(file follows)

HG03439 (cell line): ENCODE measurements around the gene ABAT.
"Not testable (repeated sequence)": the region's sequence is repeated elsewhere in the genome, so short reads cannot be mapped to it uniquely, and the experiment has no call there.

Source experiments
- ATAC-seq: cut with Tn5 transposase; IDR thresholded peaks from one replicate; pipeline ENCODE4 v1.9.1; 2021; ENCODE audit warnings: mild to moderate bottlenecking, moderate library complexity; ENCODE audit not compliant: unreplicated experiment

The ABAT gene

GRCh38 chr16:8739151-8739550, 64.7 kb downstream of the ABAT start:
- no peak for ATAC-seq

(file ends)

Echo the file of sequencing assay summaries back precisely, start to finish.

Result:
HG03439 (cell line): ENCODE measurements around the gene ABAT.
"Not testable (repeated sequence)": the region's sequence is repeated elsewhere in the genome, so short reads cannot be mapped to it uniquely, and the experiment has no call there.

Source experiments
- ATAC-seq: cut with Tn5 transposase; IDR thresholded peaks from one replicate; pipeline ENCODE4 v1.9.1; 2021; ENCODE audit warnings: mild to moderate bottlenecking, moderate library complexity; ENCODE audit not compliant: unreplicated experiment

The ABAT gene

GRCh38 chr16:8739151-8739550, 64.7 kb downstream of the ABAT start:
- no peak for ATAC-seq